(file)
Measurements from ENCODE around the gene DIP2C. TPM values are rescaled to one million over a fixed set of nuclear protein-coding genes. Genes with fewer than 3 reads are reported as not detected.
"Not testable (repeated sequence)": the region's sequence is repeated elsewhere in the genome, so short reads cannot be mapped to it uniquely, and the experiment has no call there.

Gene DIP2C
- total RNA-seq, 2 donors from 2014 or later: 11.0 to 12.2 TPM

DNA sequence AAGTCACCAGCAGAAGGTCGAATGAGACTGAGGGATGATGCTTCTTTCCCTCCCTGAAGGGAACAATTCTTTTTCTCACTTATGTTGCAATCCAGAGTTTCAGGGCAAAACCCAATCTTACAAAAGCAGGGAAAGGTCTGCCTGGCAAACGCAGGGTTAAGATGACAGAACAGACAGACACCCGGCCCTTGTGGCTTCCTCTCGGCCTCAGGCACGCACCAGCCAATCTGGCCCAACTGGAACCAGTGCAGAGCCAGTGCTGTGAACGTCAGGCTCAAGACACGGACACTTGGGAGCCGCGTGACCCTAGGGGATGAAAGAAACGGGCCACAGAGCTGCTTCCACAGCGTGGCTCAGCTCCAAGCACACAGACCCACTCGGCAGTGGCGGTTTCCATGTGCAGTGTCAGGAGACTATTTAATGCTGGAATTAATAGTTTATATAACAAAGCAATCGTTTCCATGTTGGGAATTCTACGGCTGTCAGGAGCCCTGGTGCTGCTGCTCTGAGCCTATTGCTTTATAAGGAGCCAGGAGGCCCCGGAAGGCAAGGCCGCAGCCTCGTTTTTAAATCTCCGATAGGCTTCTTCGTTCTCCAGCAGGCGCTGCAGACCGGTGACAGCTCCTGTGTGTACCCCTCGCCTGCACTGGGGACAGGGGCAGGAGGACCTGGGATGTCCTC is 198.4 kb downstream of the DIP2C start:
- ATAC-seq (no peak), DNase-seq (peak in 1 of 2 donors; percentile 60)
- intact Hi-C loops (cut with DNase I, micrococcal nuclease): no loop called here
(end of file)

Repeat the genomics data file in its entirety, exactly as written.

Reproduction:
Measurements from ENCODE around the gene DIP2C. TPM values are rescaled to one million over a fixed set of nuclear protein-coding genes. Genes with fewer than 3 reads are reported as not detected.
"Not testable (repeated sequence)": the region's sequence is repeated elsewhere in the genome, so short reads cannot be mapped to it uniquely, and the experiment has no call there.

Gene DIP2C
- total RNA-seq, 2 donors from 2014 or later: 11.0 to 12.2 TPM

DNA sequence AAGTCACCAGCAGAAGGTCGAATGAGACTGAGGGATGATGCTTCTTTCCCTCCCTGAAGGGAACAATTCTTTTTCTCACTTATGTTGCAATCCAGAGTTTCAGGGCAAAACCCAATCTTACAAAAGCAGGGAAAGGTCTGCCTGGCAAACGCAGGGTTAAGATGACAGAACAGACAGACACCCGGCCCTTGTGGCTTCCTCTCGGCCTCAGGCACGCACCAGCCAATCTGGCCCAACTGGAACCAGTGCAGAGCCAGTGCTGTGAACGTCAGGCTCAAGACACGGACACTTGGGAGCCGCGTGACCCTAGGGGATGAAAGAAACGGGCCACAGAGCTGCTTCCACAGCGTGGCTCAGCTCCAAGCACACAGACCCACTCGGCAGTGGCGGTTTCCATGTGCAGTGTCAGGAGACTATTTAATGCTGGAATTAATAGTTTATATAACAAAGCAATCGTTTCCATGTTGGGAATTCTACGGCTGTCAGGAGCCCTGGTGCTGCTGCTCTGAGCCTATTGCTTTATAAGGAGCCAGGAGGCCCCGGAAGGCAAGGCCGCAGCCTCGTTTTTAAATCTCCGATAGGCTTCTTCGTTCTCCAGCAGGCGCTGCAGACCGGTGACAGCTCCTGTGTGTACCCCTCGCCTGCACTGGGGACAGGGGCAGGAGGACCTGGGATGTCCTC is 198.4 kb downstream of the DIP2C start:
- ATAC-seq (no peak), DNase-seq (peak in 1 of 2 donors; percentile 60)
- intact Hi-C loops (cut with DNase I, micrococcal nuclease): no loop called here